How do I discipline my cichlid for attacking tankmates?

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BeebeeMarie

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Oct 31, 2018
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I have 4 cichlids in a 90 gallon tank with plenty of space and caves/hide holes. 3 of them get along and one is a total jerk. He is picking on one that is injured (I bought him that way) and I noticed a piece of fin missing on my albino oscar. I am not sure what else to do. I keep catching g him and putting him in "time out" but as soon as he goes back he does the same. Darn. Thing. I cant let him hurt my other fish so now it's to the point that I have to leave him in the net if I'm not watching them. I've been reading so much since I started the aquarium and other than this problem, everything is been great. I'm currently treating my tank with microbe-lift for the injured fish and I do not really want to set up a separate tank for this little turd because I'm hoping someone can give me some advice that will rectify my problem. The 2 healthy fish are Oscar's and are best friends. They defended the sick one against the mean one before I started giving him time outs. I need to figure out a way to knock him down a few notches so the other fish can get him to submit. I wish they made fishy harnesses so I could put him on a leash and restrict his tank access without having to put in a divider and take space away from the other 3. I thought Oscar's were more aggressive but the convict is giving my Oscar's hell. I have 2 Oscar's, one albino, named Bonnie and Clyde and 2 convicts, named Scarface and I cant even say what the mean ones name is lol.
 
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the loach

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Aug 6, 2018
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You can't discipline a fish. The only solution is get another tank or sell/give him away...
 
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FreshyFresh

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Jan 11, 2013
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You can always try a stern talking to.

Like loach suggests, you can try mixing up decor in the tank to break up lines of sight, or re-home the fish.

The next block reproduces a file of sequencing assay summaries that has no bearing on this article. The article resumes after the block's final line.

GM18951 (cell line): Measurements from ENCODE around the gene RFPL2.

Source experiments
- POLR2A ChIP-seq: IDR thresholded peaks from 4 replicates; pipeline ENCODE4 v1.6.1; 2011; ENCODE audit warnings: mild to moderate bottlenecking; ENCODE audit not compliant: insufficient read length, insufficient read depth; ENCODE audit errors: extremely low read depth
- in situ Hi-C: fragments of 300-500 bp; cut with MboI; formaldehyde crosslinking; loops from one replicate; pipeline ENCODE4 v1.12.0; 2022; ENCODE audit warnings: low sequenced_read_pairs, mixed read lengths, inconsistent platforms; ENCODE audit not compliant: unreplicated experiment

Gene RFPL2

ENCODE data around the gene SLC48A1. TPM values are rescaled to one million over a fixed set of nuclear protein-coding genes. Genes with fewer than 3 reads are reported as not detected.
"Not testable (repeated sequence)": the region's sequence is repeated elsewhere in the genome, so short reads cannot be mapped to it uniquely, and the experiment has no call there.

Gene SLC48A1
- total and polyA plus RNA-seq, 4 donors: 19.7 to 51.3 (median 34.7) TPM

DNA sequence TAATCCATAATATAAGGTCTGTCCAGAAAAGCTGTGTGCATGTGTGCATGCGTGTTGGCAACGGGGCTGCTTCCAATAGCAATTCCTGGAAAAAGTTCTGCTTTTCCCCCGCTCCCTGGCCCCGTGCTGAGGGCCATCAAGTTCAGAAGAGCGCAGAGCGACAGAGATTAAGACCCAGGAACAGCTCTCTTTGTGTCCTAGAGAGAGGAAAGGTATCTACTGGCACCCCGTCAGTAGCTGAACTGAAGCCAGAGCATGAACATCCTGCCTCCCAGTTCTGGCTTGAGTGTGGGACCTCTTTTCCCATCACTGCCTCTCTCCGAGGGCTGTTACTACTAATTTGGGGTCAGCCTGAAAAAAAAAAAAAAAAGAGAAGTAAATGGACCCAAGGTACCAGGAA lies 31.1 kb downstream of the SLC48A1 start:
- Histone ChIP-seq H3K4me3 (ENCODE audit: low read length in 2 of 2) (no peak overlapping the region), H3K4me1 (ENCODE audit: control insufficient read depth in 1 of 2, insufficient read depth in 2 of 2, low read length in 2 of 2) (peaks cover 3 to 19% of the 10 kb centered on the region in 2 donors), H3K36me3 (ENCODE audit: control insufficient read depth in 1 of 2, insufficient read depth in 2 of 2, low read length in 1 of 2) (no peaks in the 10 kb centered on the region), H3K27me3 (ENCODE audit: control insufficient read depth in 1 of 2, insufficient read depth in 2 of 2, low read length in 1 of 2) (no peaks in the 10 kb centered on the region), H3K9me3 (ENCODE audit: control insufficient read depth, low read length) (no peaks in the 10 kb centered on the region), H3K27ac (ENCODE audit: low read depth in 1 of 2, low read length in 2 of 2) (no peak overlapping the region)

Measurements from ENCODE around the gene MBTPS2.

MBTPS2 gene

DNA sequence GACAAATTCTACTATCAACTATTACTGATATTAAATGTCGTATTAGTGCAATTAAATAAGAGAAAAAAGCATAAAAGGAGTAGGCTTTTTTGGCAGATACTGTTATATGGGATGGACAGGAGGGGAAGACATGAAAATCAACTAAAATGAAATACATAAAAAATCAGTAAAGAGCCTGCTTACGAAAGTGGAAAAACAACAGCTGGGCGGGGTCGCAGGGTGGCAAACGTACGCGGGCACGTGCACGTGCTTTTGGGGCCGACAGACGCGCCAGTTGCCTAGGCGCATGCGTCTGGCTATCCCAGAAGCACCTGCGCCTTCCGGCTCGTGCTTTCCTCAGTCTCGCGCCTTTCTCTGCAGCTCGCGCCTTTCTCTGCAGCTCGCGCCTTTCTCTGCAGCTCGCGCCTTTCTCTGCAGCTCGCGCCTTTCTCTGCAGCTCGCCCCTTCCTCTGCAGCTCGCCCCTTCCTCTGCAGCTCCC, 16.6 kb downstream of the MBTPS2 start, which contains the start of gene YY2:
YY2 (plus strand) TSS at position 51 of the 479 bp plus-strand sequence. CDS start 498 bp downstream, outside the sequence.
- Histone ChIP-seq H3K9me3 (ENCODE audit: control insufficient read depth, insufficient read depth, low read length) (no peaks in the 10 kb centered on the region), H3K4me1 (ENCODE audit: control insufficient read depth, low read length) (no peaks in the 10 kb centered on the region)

authmal

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Aug 4, 2011
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While smarter fish, like cichlids, *can* learn things, it's apparently impossible to teach something as amorphous as civility to a fish. They can learn to go to certain parts of tank if given specific signals (I have a betta that'll go to a specific corner if he sees me with a food container in hand, for example), some will even learn things like *this* time is when I'll get fed and will actually know the time in "this is the part of the day when I get food" way. That's probably close to the extent of it. They just lack the cognitive part of the brain that allows that kind of comprehension. You're going to have to rehome him.
 

authmal

Pseudonovice
Aug 4, 2011
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Fair, but I was trying to keep it simple.

That said, in this context, they're reasonably (definitely not exactly) interchangeable.
 

Tifftastic

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Sep 9, 2008
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As said above, fish can time place learn and they can be conditioned, and I've just completed a collaboration on a maze learning experiment where minnows learned to navigate a simple maze, but they cannot learn stuff like this.

Convicts are known for their nastiness and cichlids will typically pick on weak fish. I agree with the above, try rearranging the tank or rehoming the fish.

Also, I want to bring up that netting and moving the fish to a "time out" is really stressful. Contact with the net damages the slime coat, making the fish weak to infection. Netting the fish and/or confining them significantly raises cortisol and makes the fish weak to infection. Also, if you expose him to air at all when you are moving him to confinement that raises cortisol sky high. The more often you do that, the more likely your fish will get an infection.
 
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